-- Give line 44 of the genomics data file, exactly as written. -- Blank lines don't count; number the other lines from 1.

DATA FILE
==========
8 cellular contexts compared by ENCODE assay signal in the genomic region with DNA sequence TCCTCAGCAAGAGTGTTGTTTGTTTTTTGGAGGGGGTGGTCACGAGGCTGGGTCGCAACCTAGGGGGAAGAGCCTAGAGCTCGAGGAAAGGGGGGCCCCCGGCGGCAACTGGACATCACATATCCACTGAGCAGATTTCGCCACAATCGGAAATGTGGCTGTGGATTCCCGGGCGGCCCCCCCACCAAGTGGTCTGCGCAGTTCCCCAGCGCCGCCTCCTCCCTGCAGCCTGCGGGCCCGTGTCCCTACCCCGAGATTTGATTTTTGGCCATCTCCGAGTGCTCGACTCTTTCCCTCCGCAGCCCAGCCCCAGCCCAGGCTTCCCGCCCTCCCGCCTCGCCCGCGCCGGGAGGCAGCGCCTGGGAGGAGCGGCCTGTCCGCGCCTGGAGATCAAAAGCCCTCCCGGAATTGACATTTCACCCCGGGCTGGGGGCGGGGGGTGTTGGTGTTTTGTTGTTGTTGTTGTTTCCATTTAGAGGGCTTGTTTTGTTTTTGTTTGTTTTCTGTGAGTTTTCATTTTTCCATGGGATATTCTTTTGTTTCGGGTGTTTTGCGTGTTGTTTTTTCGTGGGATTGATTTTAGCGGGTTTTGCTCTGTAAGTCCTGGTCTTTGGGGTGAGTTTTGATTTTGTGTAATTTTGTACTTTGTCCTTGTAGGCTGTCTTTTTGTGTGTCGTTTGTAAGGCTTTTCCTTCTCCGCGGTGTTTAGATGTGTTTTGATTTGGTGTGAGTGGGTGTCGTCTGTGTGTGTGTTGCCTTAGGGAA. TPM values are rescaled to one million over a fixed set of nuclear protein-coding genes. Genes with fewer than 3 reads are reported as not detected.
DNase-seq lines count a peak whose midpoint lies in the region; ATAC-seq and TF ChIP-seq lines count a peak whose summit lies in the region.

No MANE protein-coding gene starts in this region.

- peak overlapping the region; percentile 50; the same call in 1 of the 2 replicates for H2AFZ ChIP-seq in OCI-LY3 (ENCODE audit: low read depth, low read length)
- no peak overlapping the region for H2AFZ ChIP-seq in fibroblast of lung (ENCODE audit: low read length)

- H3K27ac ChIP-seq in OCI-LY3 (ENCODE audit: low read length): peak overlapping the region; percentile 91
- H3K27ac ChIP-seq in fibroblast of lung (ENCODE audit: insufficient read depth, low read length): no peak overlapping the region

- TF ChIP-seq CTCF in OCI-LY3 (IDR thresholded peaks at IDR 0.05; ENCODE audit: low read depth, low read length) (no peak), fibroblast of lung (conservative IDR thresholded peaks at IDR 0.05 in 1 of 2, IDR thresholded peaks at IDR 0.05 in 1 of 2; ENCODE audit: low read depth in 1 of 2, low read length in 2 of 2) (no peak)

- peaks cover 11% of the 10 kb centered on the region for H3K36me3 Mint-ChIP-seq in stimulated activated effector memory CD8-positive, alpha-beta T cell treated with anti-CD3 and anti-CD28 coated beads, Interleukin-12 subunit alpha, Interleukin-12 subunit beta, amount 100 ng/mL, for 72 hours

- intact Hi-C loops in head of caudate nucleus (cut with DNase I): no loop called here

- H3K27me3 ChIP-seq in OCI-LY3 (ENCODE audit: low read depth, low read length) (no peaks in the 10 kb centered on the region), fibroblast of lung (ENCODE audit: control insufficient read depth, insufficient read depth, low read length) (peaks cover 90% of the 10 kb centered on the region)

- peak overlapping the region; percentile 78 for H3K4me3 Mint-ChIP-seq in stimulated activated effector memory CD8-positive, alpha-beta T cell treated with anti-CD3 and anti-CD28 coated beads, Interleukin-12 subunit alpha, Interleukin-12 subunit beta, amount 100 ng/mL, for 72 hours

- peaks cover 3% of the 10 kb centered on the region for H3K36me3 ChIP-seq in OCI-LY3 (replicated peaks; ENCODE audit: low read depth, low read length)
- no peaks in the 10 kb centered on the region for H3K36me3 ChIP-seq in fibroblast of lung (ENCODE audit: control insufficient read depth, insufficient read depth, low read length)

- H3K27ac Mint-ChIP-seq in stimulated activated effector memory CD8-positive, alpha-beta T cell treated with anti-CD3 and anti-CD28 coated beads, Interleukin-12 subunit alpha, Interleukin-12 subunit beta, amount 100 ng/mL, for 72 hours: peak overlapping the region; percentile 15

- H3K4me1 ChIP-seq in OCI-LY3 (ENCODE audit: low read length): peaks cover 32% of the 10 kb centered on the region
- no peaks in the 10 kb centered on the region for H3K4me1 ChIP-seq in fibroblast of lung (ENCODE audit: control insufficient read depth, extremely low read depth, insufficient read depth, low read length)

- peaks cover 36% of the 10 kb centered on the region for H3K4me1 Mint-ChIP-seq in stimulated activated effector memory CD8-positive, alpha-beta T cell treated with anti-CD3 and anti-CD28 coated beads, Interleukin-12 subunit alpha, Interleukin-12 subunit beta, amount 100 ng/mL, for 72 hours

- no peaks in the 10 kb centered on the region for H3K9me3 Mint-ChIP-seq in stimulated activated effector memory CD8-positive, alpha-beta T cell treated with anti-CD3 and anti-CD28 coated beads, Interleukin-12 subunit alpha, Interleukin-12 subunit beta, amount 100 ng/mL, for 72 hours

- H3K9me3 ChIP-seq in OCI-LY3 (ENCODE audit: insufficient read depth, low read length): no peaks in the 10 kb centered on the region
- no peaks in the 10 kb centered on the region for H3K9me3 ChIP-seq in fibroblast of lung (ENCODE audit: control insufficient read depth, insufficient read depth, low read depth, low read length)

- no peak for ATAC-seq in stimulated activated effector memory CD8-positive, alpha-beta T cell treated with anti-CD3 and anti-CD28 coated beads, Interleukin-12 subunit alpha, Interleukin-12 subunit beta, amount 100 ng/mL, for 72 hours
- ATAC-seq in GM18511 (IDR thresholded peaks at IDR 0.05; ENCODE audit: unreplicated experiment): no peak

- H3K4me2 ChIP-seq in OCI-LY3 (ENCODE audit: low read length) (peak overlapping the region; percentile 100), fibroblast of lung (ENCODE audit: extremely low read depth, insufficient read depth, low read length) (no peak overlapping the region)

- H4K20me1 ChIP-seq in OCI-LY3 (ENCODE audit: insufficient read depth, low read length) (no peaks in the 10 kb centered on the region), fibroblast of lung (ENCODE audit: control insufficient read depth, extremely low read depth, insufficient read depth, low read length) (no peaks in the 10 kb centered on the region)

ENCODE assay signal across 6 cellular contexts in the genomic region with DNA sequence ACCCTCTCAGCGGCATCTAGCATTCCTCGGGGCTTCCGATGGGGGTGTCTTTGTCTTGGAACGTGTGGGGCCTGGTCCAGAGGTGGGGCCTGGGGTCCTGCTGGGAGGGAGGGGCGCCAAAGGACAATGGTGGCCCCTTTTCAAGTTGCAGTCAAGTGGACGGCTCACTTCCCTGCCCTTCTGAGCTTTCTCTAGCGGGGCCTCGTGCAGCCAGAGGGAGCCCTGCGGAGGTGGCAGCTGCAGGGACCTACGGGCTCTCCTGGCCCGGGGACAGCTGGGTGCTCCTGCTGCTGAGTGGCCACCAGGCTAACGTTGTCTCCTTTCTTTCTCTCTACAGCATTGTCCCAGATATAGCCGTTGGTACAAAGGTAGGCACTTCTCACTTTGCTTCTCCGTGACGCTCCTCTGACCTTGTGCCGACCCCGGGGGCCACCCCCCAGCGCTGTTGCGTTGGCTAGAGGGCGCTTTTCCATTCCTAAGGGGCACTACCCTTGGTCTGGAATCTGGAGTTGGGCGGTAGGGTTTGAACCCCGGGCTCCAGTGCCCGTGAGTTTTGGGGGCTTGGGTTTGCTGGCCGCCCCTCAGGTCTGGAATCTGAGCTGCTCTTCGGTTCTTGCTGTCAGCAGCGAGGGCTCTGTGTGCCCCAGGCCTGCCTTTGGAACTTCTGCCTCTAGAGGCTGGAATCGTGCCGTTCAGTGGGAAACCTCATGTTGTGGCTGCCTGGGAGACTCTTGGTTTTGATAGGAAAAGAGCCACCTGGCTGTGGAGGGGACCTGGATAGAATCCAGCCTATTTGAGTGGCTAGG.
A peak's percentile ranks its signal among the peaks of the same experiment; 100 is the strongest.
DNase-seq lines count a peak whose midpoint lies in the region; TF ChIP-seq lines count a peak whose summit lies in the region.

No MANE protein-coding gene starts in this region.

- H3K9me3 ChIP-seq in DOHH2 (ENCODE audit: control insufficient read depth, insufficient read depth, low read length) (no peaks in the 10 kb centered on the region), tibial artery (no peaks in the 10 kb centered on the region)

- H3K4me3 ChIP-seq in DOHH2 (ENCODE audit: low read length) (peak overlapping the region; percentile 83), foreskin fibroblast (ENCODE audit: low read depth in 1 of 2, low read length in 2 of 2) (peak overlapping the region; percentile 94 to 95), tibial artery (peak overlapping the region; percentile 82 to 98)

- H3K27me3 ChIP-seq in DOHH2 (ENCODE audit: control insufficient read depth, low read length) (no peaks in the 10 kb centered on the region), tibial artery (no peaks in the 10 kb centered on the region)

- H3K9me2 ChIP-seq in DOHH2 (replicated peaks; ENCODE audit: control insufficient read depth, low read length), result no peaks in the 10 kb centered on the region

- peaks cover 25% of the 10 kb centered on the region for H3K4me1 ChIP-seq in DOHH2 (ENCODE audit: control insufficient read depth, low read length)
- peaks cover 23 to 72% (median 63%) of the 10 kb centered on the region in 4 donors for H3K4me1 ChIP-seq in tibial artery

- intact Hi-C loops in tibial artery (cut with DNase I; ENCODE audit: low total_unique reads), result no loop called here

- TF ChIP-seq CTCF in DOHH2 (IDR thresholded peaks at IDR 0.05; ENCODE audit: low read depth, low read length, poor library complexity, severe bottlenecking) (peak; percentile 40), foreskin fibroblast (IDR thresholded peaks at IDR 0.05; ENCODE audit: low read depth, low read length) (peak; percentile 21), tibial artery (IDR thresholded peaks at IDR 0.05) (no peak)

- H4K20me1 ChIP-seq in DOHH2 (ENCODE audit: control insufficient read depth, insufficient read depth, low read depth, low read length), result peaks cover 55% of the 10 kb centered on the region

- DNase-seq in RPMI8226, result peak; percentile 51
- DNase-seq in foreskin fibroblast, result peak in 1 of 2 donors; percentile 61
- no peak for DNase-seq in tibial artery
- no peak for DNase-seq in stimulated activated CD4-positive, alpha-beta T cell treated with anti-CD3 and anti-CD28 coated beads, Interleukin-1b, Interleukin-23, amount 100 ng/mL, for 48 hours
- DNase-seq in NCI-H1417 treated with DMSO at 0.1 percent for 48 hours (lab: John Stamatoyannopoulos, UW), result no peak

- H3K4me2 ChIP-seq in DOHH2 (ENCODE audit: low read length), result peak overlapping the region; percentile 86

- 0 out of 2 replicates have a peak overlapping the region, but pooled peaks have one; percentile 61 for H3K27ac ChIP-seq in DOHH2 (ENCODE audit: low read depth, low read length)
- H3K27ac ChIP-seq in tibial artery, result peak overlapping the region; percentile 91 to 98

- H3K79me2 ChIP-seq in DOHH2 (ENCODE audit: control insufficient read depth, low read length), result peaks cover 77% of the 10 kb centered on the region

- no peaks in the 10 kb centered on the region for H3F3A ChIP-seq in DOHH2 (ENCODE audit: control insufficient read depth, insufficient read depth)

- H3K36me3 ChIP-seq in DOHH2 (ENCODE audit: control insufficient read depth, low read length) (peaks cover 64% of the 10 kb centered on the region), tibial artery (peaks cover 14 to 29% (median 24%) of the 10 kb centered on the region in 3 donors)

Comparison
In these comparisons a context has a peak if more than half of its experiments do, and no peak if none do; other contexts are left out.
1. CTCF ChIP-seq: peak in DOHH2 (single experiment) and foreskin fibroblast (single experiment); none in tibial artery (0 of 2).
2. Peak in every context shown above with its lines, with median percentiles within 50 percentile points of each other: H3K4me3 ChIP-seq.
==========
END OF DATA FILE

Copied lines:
- H3K4me2 ChIP-seq in DOHH2 (ENCODE audit: low read length), result peak overlapping the region; percentile 86